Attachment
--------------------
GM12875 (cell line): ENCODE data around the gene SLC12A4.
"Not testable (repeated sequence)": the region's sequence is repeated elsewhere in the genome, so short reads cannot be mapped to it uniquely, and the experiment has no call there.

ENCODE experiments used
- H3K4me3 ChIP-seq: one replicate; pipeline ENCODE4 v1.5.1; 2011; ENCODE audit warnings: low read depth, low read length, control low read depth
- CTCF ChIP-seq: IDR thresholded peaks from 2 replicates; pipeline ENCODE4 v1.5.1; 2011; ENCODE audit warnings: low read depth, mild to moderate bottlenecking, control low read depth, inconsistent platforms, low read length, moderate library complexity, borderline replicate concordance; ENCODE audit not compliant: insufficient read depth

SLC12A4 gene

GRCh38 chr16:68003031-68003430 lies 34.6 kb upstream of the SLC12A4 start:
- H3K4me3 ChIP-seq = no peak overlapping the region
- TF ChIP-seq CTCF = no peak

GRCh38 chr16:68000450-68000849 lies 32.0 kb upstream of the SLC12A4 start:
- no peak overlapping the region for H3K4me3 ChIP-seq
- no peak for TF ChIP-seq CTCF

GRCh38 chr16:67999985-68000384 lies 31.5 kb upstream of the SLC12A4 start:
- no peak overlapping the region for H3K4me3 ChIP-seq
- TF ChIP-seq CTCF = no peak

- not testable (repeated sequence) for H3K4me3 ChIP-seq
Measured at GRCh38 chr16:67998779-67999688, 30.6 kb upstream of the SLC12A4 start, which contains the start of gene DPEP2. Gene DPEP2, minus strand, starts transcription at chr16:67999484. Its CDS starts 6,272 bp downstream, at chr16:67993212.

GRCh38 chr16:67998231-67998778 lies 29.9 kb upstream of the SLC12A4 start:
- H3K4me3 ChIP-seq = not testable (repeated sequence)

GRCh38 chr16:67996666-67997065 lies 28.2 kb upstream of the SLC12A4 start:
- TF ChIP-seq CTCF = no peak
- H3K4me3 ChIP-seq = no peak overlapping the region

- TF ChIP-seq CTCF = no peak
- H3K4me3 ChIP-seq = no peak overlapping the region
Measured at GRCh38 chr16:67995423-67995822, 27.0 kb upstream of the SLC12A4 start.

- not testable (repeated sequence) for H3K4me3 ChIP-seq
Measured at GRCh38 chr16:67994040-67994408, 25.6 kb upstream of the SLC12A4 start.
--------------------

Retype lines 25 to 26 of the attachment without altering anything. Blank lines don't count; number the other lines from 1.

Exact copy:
Measured at GRCh38 chr16:67995423-67995822, 27.0 kb upstream of the SLC12A4 start.

- not testable (repeated sequence) for H3K4me3 ChIP-seq